"The main thing for me was that whenever I do come out of prison, whether it be tomorrow or eight years from now, that I come out with my head held high," she said, "because I don't want to be freed upon a lie. I want to tell the truth even if it means I have to stay in prison."
After returning to U.S. soil last Friday, Saberi has made several stops in Washington, D.C., to thank her supporters, including Secretary of State Hillary Clinton. She said she's ready to get back to North Dakota and write the book she began in Iran.
Saberi, born in New Jersey to an Iranian father and a Japanese mother, said she's still proud of her Iranian heritage, just as she is to be American and Japanese. She said she's hoping that relations between Iran and the U.S. will eventually warm enough for a better understanding between the two wildly different governments.
"Within the regime I believe there are some very influential elements who would like better relations with the United States, and the U.S. should try to reach out -- genuinely try to reach out and sincerely try to reach out -- to those elements."
Though already tense, U.S.-Iranian relations have shown potential for improvement since President Obama took office and indicated his administration's openness to a new approach toward Iran.
Earlier this year, Obama reached out to the Iranian people and the country's leaders, sending them a videotaped message for the holiday of Nowruz.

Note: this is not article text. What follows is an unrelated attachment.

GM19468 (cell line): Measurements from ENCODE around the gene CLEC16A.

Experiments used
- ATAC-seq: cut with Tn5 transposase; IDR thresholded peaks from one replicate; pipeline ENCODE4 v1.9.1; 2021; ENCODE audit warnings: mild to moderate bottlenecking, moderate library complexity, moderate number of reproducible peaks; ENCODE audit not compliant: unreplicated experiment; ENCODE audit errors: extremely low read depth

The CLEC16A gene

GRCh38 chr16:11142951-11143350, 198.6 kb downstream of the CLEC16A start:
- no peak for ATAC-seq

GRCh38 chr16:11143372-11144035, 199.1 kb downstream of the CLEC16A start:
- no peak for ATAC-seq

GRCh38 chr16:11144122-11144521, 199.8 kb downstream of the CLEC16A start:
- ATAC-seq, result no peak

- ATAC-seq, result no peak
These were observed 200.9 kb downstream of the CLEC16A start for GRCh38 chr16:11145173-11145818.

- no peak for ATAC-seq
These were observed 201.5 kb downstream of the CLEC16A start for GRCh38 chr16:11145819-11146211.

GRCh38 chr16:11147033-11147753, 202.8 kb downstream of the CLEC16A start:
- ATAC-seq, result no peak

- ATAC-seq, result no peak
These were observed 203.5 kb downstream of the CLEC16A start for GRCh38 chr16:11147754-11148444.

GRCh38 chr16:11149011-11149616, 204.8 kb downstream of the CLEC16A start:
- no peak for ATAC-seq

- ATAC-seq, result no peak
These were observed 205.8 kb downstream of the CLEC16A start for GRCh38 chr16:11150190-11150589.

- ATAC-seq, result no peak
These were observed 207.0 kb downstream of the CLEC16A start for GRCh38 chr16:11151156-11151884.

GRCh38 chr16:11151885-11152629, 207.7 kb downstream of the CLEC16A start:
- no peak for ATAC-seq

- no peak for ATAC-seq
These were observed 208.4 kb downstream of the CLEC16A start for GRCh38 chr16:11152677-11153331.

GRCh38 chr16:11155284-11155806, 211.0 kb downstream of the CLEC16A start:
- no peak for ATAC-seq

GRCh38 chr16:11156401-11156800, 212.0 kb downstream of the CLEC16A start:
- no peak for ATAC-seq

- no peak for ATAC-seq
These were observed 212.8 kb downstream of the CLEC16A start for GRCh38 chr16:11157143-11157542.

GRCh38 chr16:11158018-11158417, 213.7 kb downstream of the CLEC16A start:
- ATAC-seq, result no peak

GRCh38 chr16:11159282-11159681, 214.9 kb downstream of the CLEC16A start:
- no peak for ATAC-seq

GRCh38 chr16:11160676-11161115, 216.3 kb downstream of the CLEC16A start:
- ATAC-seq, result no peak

But the U.S. continues to tangle with outspoken Iranian President Mahmoud Ahmadinejad.
During Saberi's imprisonment, Ahmadinejad told ABC News' George Stephanopoulos that he could not commit to work for her release, saying, "I am not a judge. And I do not pass judgment over judicial cases. In Iran the judiciary is independent. Our judiciary is not a political apparatus. It passes judgment in accordance with the law."
Ahmadinejad eventually sent a letter to the appeals court, and Saberi's sentence was reduced shortly thereafter.
Though Saberi has put a current face on the prisoners at Evin, there have been dozens of women to come and go before her, and many more that will likely come after.
In a case that bears many similarities to Saberi's, Silva Harotonian, an Iranian aid worker of Armenian descent, remains imprisoned at Elvin, also accused of espionage. Harotonian was employed by the International Research & Exchanges Board (IREX), which works to improve child and maternal health, when she was arrested in June 2008.
She was sentenced in January to three years in prison, according to the Inter Press Service, which quoted her Tehran-based lawyer as saying she lost 24 pounds in one month alone while behind bars.
"Harotonian is completely innocent and has not committed any crime," human rights lawyer Abdolfattah Soltani told the Inter Press Service. "Though she has not been physically hurt, she has had to endure a lot of psychological hardship."
In 2007, Iranian journalist Maryam Hosseinkhah wrote about her imprisonment in Evin because of her writings in support of women's rights. Published on Payvand.com for Change for Equality, Hosseinkhah described visiting the prison first as a journalist and being told by the prisoners of the good conditions, only to be slipped a note that read "Help us! No one thinks about us here."